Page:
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Blog, Lao PDR

eDNA Sampling

It’s surprisingly difficult to find some of the world’s biggest fish. Despite their behemoth size, many of the largest freshwater fish species are critically endangered, meaning there are few of them left to find. Such is the case of the Mekong Giant Catfish (Pangasianodon gigas), the world’s largest freshwater fish, which can grow up to nearly 10 feet long and weigh 650 pounds. Trying to track down this elusive giant in an expansive setting like the Mekong River Basin is a daunting task, coupled with the fact that many traditional fish sampling methods, such as using nets or electrofishing, could injure or kill these rare fish. That’s where environmental DNA (eDNA) techniques can come to the rescue. Methods using eDNA can detect trace amounts of genetic material that a fish or other animal leaves behind in the river, whether from skin cells, mucus, urine, or other sources. A team of researchers from the French laboratory SPYGEN, Griffith University in Australia, and the World Wide Fund for Nature (WWF) in Laos has successfully demonstrated the use of eDNA for detecting giant catfish in the vast Mekong River (Bellemain 2016). These findings suggest new approaches for the study and conservation of rare aquatic species.

There are many benefits and challenges to using eDNA in freshwater ecosystems. Studying eDNA from water samples is a non-destructive way to sample for many species at once, including very rare species. However, DNA breaks down rapidly in the environment, leaving a short window of opportunity to detect it, and such studies can’t confirm if the species is alive or dead. Still, the approach holds appeal for settings where finding a rare fish is like searching for a needle in a hay stack. To test for eDNA, water samples are collected, filtered, and probed with special genetic tools called primers that latch on to and amplify DNA from a particular species of interest. The study of giant catfish in the Mekong is the first to apply eDNA tools to detect a single species of interest in a large and diverse tropical river that is filled with hundreds of other fish species.

Mekong Catfish Sign

The team validated the eDNA technique at a reservoir in Thailand that serves as a hatchery for Mekong giant catfish. Successfully detecting Mekong giant catfish DNA in water where the fish were definitely present helped confirm the tool was sensitive to this species. The team then set out to collect water samples to search for giant catfish along the Lower Mekong River, traveling to six locations in Laos, Thailand, and Cambodia. They chose their sampling locations based on historical catch records of Mekong giant catfish, as well as the ecological knowledge of local fishermen. Mekong giant catfish are known to seek refuge in deep pools in the river during the dry season when the water level is lower. The scientists therefore collected water samples at deep pools during the end of the dry season (April and May). Using a tool called an immersion cylinder that can collect water from specific depths, they sampled at the bottom of the river, in the middle of the water column, and at the water’s surface at each site.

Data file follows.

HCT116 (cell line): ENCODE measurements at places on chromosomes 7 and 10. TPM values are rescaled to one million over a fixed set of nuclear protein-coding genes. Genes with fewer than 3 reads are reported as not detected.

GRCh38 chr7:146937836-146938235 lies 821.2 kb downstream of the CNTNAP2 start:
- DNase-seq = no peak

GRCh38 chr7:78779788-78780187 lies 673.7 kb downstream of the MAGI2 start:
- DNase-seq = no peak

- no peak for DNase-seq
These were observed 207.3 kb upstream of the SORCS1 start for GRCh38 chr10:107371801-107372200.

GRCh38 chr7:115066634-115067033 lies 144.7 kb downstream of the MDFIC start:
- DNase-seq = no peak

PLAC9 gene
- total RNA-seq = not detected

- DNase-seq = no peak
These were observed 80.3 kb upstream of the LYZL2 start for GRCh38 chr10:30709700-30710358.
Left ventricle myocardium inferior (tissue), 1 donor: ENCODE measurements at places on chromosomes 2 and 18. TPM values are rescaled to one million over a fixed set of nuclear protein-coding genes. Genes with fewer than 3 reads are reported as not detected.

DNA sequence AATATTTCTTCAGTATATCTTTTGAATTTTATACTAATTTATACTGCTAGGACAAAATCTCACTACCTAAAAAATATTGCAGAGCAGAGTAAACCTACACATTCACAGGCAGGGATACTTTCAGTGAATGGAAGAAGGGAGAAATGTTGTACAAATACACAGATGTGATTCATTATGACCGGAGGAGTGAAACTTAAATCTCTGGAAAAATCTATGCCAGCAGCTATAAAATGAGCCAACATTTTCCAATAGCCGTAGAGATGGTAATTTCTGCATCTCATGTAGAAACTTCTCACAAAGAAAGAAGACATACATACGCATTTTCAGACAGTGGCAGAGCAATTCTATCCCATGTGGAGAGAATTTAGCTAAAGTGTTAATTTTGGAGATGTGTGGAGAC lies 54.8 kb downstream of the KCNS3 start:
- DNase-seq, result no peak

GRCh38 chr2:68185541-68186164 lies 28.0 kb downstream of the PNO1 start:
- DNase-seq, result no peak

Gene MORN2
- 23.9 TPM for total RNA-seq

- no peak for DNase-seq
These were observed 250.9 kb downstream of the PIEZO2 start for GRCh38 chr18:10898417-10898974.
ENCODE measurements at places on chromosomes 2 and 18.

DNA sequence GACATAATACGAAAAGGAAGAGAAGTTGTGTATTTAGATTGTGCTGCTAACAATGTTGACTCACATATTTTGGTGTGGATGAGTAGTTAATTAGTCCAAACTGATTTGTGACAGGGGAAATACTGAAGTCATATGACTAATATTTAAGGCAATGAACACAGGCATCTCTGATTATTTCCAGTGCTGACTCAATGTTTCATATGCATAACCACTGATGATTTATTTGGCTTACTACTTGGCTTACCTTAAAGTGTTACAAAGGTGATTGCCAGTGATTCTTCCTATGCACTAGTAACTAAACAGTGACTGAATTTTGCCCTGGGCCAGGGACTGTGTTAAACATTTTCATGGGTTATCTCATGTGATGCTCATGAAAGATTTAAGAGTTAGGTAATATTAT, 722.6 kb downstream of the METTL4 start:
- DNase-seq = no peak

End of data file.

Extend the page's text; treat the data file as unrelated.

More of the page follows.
After analyzing their samples in the laboratory, the team documented a single positive detection of giant catfish DNA at one site, on the border between northern Thailand and Laos, in an area that local people believe the fish uses for spawning. The scientists conclude that the scant results highlight the rarity of the species, and the multiple conditions that must be met to obtain a positive eDNA detection. The study authors write that eDNA is a useful tool for conducting baseline biodiversity surveys in rivers, and for identifying key locations that can be more intensively sampled with other methods, or designated as protected areas. The many threats to the survival of the giant catfish underscore the need for innovative approaches to conservation in the Mekong basin, such as this one.